Using Memory: When Refugees Make History

Event outside CEU
Tuesday, November 15, 2016 - 9:30am
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Tuesday, November 15, 2016 - 9:30am to 4:00pm

The striking rise in the arrivals of refugees and migrants in 2015 shed light on many shortcomings in offering a shared vision of the right of asylum in Europe. Nonetheless, Europe has a longstanding and rich history of migration that has contributed to shape the continent. Compared to settler societies such as the United States or Canada, the memory of this history is hardly ever mentioned in the debates concerning asylum and migration today, even though it may provide necessary guidelines on addressing the current situation of refugees and migrants.

The Centre for Migration and Citizenship of the French Institute of International Relations (IFRI) is organizing a meeting in Budapest with the aim of structuring a debate about the way Europeans can share a reflexive and substantial memory of their history of past migrations and connect it with their perception of various issues concerning the reception and integration of migrants today.
The meeting brings together advocacy movements, youth organizations, human rights and refugee assisting NGOs, refugees, scholars and local and European policy makers from European countries to discuss the use of memories of migrants and refugees in order to develop another debate on migration and asylum in Europe.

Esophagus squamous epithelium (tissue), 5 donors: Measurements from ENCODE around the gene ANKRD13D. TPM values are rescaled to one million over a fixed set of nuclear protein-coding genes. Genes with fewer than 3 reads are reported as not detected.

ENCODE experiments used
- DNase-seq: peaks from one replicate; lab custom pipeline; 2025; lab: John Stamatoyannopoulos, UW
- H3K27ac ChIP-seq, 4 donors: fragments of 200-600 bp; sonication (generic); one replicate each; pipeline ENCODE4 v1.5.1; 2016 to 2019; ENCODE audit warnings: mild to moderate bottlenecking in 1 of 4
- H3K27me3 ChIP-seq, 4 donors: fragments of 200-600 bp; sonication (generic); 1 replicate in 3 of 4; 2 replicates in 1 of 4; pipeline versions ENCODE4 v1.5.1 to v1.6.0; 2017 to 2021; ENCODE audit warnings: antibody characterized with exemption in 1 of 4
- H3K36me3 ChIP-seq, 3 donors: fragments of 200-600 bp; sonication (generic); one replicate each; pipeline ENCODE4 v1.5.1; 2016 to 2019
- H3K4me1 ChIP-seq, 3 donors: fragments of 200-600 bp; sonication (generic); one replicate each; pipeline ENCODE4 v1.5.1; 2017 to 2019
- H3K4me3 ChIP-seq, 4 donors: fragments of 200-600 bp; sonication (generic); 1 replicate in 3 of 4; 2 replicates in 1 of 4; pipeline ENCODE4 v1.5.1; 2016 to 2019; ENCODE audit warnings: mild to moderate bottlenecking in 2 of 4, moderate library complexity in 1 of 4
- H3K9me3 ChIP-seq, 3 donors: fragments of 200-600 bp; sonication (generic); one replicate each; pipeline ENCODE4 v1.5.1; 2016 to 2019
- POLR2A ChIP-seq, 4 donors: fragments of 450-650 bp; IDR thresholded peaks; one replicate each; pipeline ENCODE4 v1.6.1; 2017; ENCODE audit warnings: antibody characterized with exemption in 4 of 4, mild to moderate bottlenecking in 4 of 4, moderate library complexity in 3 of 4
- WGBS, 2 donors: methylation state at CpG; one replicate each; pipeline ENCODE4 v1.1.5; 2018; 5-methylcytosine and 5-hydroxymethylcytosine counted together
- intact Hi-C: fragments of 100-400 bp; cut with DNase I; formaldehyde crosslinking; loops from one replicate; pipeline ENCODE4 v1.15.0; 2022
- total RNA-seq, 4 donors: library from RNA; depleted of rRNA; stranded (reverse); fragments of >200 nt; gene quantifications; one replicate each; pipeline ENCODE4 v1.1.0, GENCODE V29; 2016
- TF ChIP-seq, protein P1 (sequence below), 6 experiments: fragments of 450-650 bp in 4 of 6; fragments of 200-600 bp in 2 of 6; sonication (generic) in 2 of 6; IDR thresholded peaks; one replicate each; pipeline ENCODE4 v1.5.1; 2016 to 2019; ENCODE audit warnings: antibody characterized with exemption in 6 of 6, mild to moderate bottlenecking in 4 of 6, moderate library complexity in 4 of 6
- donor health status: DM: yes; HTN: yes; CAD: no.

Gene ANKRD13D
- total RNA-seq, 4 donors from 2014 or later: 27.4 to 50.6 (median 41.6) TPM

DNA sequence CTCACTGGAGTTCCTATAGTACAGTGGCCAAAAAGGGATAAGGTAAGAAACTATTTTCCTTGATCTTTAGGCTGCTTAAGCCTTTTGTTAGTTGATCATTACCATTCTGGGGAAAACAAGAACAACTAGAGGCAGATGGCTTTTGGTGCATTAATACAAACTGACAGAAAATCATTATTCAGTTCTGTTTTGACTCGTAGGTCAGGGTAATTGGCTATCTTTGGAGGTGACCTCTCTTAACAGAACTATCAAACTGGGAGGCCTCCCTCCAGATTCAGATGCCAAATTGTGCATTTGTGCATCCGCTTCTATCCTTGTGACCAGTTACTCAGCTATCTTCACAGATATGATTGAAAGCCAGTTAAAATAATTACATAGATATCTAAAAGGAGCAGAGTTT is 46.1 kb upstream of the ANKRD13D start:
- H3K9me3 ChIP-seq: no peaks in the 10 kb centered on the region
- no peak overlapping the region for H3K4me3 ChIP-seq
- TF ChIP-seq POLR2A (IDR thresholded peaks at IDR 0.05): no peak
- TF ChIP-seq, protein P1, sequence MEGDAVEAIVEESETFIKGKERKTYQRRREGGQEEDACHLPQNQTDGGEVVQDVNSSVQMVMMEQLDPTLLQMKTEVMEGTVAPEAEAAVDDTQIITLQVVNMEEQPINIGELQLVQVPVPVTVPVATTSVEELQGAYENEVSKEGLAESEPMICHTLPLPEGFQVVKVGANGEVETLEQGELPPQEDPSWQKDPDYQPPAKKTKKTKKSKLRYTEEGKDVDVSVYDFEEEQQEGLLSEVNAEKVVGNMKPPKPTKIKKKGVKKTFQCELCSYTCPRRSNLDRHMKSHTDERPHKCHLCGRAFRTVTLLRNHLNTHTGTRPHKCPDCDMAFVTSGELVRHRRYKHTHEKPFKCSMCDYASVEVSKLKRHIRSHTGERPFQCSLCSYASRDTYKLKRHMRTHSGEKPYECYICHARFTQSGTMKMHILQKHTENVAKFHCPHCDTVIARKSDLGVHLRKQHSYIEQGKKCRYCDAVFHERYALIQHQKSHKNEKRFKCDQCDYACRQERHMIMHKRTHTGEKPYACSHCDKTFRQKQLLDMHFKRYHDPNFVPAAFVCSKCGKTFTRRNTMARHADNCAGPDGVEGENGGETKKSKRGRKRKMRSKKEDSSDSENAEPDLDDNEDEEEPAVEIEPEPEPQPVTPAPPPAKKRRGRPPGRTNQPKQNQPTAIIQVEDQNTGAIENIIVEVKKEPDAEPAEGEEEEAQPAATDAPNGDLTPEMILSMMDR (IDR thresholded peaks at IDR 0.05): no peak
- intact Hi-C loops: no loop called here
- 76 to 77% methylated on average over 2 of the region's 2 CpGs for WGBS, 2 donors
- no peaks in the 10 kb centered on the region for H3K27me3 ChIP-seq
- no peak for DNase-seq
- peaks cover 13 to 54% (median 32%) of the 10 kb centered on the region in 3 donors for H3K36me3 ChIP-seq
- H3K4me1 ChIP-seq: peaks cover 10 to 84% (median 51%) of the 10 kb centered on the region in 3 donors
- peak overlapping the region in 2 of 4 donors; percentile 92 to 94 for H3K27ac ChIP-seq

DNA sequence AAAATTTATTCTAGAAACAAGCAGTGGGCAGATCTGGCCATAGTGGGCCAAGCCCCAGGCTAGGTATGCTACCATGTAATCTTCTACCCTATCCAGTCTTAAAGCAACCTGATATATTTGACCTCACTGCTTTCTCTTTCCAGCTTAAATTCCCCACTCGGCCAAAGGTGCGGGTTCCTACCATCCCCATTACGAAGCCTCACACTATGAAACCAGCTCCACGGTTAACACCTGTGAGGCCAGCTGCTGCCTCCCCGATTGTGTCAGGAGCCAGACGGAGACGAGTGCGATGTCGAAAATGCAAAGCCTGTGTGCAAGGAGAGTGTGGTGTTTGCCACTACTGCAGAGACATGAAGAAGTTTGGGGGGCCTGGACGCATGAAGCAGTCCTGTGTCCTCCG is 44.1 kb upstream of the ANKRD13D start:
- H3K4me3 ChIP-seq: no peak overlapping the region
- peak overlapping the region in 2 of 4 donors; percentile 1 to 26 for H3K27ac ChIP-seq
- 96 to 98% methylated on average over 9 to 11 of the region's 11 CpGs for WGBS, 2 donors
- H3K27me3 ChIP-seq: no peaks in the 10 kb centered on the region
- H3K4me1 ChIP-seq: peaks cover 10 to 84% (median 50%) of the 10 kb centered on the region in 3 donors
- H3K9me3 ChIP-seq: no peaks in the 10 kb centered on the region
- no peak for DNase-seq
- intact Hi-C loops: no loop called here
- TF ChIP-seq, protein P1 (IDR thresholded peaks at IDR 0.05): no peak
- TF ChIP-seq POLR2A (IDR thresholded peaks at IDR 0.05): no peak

The meeting is part of a European project entitled “Memory and Migration in Europe”. The project aims to foster dialogue, networking and cooperation among several local stakeholders (NGOs, city representatives, citizens, migrants, refugees, academics...) through workshops, conferences and group discussions with civil society actors. The project is supported by the “Europe for citizens” programme of the European Union, in collaboration with the University of Warwick, the University of Amsterdam, the Calouste Gulbenkian Foundation and the French network of institutes for advanced study (RFIEA).

9.30am-9.45am: Welcome addresses
- Balint Molnar, deputy executive director, European Youth Centre Budapest – Council of Europe
- Matthieu Tardis, senior research fellow, the Centre for Migration and Citizenship at IFRI

9.45am-11am: Hungary 1956-2016: stories of refugees – panel discussion
In 1956, around 200 000 Hungarians fled their home country, sought refuge in neighbouring Austria and Ex-Yugoslavia and then were dispersed in Western countries within the framework of one of the largest refugee resettlement programme ever implemented. Sixty years later, the Hungarian government is at the forefront of anti-refugees policies and is rejecting solidarity with most affected countries such as Greece and Italy. How can we explain that the memory of the 1956 flight fails to feed a more open and protective perception towards refugees today? What are the national narratives at political and media levels? Can we learn from policies that have addressed remembrance in other countries or on other topics such as the Holocaust and find ways to speak to the European youth on asylum and migration?